Can We Get Addicted to Food?
“There is always room for dessert!” Even after a full meal, the allure of a soft, mouth-watering chocolate chip cookie or a decadent slice of cake can be simply irresistible. We’ve all experienced the sweet whispers from dessert, tempting us to give into its indulgence. But what lies behind these cravings? The answer largely lies in the sophisticated relationship between our gut and brain.
In recent years, scientists have been uncovering a fascinating connection between our gut and brain often referred to as the “gut-brain axis.” As this interaction is not a linear process but involves a complex network of communication channels between the gut, the brain and the gut microbiome, a better name for these connections is the “brain gut microbiome system”. The gut microbiome refers to the trillions of microorganisms living in our gastrointestinal tract, including bacteria, viruses, and fungi. A growing body of evidence suggests that these tiny inhabitants of our gut play an instrumental role in various aspects of our health, including digestion, immunity, and even our brain function. To understand this system’s involvement in the complex regulation of feeding behavior, we must first distinguish between energy homeostasis and motivational processes.
Energy-homeostasis is regulated by a tiny structure deep within our brain called the hypothalamus, which can sense the body’s fat reserves and interpret gut’s satiety signals to modulate food intake and energy expenditure in order to maintain a constant body weight. This is an intricate process that our body has evolved to ensure we maintain a balanced energy state despite variations in food availability. The gut communicates vital nutritional information to the hypothalamus through the vagus nerve, which is one of the many ways that the gut microbiome communicates with the brain in a bidirectional manner. Vagal sensory nerves are activated when your stomach expands in response to food ingestion and a group of your gut’s hormonal (enteroendocrine) cells secrete satiety hormones which act on receptors on vagal nerve terminals. These vagal sensory neurons send this information to the hypothalamus which in turn reduces our motivation to eat more.
“The gut communicates vital nutritional information to the hypothalamus through the vagus nerve…”
However, living in a world in which we are constantly bombarded with food-related commercials, and as many of us have experienced, the feeling of “fullness” is not always enough to stop eating. In these situations, the hedonic aspect of eating overrides homeostatic mechanisms, e.g. the mechanisms assuring the right amount of food for our energy needs. In other words, the expected pleasant sensations of continued eating may be stronger than the body’s natural signals telling us that we are full, causing us to keep eating even when our bodies do not need more food. This occurs because the consumption of food, especially foods that are high in fats or sugar, stimulate the release of the neurotransmitter dopamine activating the mesolimbic dopamine pathway in the brain, or the brain’s reward circuit. This pathway involves the release of a neurotransmitter called dopamine from a brain region called the ventral tegmental area (VTA). At rest, dopamine neurons fire in a low-frequency mode. However, the frequency of these nerve oscillations increases during both rewarding and aversive experiences, allowing the brain to store the environmental stimuli associated with such events either for future realization of the pleasurable experience, or in order to avoid the aversive ones. The dopamine that is released from the VTA activates the nucleus accumbens and other brain regions. This can drive individuals to seek pleasure from compulsive eating patterns, which can ultimately lead to food addiction and obesity. Hyper-addictive drugs such as cocaine and opioids hijack the same pathway, causing an unnatural and excessive release of dopamine, leading to intense feelings of euphoria, shedding light on the shared neurological mechanisms that underlie both drug and food addictions.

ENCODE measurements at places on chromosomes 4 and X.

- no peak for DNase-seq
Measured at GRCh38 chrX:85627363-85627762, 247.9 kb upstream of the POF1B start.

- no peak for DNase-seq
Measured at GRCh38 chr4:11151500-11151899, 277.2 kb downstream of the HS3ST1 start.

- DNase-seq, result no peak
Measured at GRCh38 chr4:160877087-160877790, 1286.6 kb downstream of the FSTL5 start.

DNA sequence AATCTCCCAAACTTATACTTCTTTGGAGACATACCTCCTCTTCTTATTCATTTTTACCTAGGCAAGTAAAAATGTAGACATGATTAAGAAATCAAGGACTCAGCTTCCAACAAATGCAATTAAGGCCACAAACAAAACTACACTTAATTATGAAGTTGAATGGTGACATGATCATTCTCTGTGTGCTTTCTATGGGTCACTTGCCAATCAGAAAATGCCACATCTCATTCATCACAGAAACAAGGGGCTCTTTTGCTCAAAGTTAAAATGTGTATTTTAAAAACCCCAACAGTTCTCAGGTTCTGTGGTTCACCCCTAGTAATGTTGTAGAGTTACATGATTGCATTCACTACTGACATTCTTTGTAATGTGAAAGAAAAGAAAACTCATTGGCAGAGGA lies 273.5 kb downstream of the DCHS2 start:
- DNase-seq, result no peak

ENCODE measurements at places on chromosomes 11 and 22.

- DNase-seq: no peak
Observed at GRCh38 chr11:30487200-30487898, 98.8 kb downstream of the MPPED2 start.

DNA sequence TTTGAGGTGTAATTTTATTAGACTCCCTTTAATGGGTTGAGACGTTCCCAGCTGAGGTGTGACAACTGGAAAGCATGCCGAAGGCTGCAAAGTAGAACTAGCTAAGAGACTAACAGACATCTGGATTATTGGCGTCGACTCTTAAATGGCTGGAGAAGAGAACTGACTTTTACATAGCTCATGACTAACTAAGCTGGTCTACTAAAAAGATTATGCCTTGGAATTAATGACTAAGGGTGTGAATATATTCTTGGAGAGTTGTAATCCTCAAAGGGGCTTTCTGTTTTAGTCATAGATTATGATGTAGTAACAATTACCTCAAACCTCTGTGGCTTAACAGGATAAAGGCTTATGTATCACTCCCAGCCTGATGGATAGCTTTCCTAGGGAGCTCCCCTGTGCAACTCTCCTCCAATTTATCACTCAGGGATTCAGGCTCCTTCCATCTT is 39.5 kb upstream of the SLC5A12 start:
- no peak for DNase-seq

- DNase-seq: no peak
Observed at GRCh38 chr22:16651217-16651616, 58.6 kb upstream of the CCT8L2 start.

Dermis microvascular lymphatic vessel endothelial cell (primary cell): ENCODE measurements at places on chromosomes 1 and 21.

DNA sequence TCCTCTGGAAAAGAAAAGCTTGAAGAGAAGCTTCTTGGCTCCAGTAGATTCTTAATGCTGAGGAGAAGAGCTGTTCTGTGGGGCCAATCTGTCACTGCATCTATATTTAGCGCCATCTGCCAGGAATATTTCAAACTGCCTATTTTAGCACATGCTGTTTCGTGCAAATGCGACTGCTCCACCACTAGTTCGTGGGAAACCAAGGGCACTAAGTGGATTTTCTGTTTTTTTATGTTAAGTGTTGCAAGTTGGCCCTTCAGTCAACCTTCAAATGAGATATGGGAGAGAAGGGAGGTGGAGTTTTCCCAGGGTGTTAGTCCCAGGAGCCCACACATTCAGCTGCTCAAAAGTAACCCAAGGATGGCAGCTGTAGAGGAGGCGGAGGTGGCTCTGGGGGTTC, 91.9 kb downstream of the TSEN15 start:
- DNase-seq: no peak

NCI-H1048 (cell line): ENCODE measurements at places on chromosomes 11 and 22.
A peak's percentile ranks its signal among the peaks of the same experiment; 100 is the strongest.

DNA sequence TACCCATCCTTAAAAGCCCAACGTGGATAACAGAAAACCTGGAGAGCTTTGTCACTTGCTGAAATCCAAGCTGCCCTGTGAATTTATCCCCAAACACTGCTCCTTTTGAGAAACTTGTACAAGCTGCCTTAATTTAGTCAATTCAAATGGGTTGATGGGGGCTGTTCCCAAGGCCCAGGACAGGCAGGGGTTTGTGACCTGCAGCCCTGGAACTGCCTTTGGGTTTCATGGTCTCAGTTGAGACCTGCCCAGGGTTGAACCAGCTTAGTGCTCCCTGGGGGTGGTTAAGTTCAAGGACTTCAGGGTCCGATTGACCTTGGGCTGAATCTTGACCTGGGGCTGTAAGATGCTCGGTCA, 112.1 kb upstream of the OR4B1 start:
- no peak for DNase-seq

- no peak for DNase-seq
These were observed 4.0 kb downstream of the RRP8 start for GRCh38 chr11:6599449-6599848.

“However, living in a world in which we are constantly bombarded with food-related commercials, and as many of us have experienced, the feeling of “fullness” is not always enough to stop eating.”